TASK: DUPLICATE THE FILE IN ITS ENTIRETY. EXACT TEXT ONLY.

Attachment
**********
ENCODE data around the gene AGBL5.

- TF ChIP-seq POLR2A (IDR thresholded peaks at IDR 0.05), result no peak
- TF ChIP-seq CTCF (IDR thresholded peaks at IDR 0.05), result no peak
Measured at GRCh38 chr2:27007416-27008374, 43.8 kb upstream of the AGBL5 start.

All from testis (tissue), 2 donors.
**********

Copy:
ENCODE data around the gene AGBL5.

- TF ChIP-seq POLR2A (IDR thresholded peaks at IDR 0.05), result no peak
- TF ChIP-seq CTCF (IDR thresholded peaks at IDR 0.05), result no peak
Measured at GRCh38 chr2:27007416-27008374, 43.8 kb upstream of the AGBL5 start.

All from testis (tissue), 2 donors.